Stimulus, M&A and US politics: The outlook for investment grade credit in 2021

Mike Cho and Jonathan Manning, investment-grade portfolio managers at Aviva Investors, look at the themes that will shape the asset class in 2021.

Stimulus, M&A and US politics: The outlook for investment grade credit in 2021

1. Subdued global growth, continued government and central bank support, and the relative safety of investment-grade credit as an asset class may put it in a sweet spot in 2021.

With prospects of a vaccine shining a light at the end of the tunnel for economies and many sectors, central banks could pare back some of the extraordinary stimulus measures taken to combat the economic effects of COVID-19, creating uncertainty for credit spreads.

Central bankers insist support will remain in place well into 2021 to avoid a premature tightening of monetary conditions

However, central bankers insist support will remain in place well into 2021 to avoid a premature tightening of monetary conditions. They will likely be slow to withdraw stimulus; particularly as mass distribution of vaccines may not materialise until the second half of 2021. Such continued easing should be supportive for credit spreads.

In addition, global economic growth may remain subdued until mass vaccinations get underway, reducing the risk of an inflation burst and monetary tightening. Such a scenario may create a sweet spot for investment-grade credit, as subdued global growth, continued government support and the relative safety of the asset class are all likely to be positive factors for at least the first half of 2021.

2. Demand for investment-grade bonds is expected to remain strong in 2021 and supply may return to lower, pre-pandemic levels. However, as growth recovers and policy uncertainty fades, we could see an increase in mergers and acquisitions (M&A). This would present risks to certain names and sectors, though companies may take a more disciplined approach to their balance sheets. Overall, the supply and demand dynamic should remain positive.

Unprecedented corporate debt issuance in 2020 was met with strong demand by global investors in their search for yield and given the relative safety of the asset class. In 2021, new issuance will likely be materially lower and closer to pre-pandemic averages, as companies revert to their usual levels of new borrowing and refinancing activity.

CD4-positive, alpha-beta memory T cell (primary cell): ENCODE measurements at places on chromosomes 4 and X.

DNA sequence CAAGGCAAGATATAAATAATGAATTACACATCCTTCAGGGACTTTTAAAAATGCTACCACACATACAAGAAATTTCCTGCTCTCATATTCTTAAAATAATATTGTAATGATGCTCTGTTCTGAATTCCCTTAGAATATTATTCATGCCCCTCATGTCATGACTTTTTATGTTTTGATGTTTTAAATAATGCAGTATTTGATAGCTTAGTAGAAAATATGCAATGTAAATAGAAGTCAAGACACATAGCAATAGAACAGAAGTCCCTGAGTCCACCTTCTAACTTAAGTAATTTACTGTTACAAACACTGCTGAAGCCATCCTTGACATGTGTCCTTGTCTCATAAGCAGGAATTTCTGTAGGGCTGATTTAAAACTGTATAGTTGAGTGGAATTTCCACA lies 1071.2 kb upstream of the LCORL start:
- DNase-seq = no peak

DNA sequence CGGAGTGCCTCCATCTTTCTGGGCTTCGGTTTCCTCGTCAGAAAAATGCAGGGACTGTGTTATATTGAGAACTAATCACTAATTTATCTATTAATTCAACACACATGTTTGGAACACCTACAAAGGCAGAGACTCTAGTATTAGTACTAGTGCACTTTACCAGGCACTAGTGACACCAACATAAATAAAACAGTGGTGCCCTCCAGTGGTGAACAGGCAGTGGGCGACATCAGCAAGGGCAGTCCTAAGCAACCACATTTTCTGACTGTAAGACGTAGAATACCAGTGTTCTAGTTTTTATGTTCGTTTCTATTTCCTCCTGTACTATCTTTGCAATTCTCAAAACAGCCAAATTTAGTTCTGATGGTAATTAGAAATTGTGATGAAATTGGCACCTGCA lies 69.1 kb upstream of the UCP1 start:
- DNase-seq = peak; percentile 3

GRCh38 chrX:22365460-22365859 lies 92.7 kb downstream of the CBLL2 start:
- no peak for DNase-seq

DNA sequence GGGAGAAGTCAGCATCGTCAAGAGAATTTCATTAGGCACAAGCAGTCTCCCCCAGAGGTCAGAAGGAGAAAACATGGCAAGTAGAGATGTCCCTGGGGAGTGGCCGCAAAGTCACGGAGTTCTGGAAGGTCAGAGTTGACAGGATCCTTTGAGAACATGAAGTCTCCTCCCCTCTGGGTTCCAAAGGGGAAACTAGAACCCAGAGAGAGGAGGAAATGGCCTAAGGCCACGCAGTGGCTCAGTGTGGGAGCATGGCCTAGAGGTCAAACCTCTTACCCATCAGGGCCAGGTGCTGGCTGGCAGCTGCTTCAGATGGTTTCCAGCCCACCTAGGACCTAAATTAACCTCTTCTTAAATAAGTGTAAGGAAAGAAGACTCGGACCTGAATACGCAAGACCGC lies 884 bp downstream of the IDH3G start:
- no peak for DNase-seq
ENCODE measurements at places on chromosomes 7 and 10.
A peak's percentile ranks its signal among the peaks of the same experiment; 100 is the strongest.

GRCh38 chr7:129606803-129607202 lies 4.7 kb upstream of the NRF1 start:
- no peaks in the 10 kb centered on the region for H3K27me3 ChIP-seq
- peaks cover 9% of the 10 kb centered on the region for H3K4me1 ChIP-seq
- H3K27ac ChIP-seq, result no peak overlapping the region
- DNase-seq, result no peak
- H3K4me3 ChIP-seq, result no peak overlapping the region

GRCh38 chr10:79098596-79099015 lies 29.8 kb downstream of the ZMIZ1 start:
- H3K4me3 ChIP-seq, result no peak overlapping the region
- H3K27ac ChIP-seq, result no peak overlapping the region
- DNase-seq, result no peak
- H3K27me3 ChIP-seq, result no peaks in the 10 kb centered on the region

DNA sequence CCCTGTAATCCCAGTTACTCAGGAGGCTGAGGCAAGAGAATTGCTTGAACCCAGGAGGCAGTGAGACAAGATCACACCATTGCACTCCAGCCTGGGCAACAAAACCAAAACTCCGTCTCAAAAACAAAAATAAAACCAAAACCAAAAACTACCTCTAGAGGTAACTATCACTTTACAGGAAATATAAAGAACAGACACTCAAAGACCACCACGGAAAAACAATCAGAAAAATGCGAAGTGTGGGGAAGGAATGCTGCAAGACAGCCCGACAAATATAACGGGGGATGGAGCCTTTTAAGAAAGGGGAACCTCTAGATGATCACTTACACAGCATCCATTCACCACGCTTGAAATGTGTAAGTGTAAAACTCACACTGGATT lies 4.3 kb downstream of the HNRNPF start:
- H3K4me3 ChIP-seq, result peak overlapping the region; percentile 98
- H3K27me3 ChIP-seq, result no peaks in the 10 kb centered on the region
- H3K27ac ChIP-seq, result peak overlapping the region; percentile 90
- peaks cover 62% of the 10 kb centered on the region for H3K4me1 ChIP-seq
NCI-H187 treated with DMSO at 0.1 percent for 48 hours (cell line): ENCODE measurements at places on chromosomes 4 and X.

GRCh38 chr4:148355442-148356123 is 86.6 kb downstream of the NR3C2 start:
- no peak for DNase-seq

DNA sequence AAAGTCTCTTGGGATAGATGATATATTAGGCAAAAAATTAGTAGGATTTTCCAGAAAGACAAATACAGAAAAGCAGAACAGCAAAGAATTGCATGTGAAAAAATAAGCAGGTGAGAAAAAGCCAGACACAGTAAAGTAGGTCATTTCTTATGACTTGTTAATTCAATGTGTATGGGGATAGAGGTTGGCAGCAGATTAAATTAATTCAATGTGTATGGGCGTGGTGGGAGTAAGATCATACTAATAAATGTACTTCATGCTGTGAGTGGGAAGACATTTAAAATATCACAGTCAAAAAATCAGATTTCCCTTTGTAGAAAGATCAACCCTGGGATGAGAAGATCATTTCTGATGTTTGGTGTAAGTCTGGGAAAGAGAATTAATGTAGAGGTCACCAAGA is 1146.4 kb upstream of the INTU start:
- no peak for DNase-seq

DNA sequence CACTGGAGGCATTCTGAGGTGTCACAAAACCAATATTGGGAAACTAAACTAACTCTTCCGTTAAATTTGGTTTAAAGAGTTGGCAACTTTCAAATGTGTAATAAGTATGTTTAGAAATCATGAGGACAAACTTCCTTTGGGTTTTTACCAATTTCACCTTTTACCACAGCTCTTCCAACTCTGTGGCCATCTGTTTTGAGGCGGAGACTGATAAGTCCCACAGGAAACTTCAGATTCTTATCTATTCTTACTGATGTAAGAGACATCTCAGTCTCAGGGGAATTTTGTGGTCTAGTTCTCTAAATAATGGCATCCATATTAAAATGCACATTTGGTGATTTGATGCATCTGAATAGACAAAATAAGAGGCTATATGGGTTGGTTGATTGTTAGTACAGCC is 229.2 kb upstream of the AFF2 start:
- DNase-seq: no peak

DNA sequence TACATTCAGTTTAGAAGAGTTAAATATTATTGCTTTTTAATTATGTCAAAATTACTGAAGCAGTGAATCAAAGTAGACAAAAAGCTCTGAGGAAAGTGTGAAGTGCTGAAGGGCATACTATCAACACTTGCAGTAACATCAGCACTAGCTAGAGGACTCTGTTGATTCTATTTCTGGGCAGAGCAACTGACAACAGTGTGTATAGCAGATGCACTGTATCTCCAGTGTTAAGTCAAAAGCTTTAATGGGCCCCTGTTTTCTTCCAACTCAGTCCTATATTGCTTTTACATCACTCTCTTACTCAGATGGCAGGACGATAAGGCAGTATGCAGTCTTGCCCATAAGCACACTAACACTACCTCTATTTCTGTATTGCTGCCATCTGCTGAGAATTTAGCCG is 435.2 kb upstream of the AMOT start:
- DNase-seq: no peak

Companies may be more disciplined in their balance-sheet management over the next year

On the other hand, the perceived less business-friendly elements of the Democratic agenda are now unlikely to pass, be they higher corporate taxes, more stringent banking regulation or fracking bans. This could boost companies’ expansionary instincts in the search for new growth opportunities, including M&A activity. This presents risks for bondholders, although recent experiences with rising leverage and the liquidity crunch at the peak of the COVID-19 crisis in March suggest companies may be more disciplined in their balance-sheet management over the next year.

The strong demand seen in 2020 is expected to remain largely intact, bolstered by ongoing central bank support and investors’ search for yield, offering positive technical support that could offset some of the corporate risks. On balance, conditions in 2021 could have a modestly positive impact on spreads.

3. A divided US government could create a goldilocks scenario for investment-grade credit as the prospect of disruptive legislation becomes more remote, while the new administration could look to ease trade and geopolitical tensions.

A divided US government may be a positive factor for investment-grade credit, as potentially disruptive legislation now looks off the table for many sectors, including energy, healthcare and banks. This reduces certain tail risks for the investment-grade market.

The new US administration is likely to take a more measured approach to trade disputes

The new US administration may also look to defuse geopolitical tensions and certain trade wars. At the very least, it is likely to take a more measured approach to trade disputes and should seek multilateral solutions, giving businesses a smoother ride and more visibility to prepare for changes. Such an environment would be supportive for investment-grade companies with international exposure.

4. While conditions for 2021 look positive for investment-grade credit spreads, valuations are fair or rich in many areas, which limits upside potential. As ever, selectivity on companies and sectors will be important.

As interest rates remain low to negative and the global search for yield continues, higher-yielding areas of the market look more attractive, such as corporate hybrids and subordinated financials. 

Balance sheets are more robust than a few years ago and continue to strengthen

In terms of sectors, we are positive on banks globally but particularly in Europe, especially when factoring in valuations. Balance sheets are more robust than a few years ago and continue to strengthen, and Europe is seeing a lot of consolidation, especially in the periphery, all of which is positive for the sector.

In the US, COVID-19 sensitive sectors such as energy have lagged the spread recovery and could be a pocket of upside potential should we see a global recovery and sustained higher oil prices, though security selection within energy will be key. Other sectors most affected by COVID-19, such as aerospace and certain consumer cyclicals, have scope for further recovery and spread tightening as well, though vaccine deployment may determine their pace of improvement.

We also see opportunities in some non-cyclical sectors like healthcare and technology, media and telecoms, where we especially like BBB credits with attractive carry where companies are deleveraging following a merger or acquisition.

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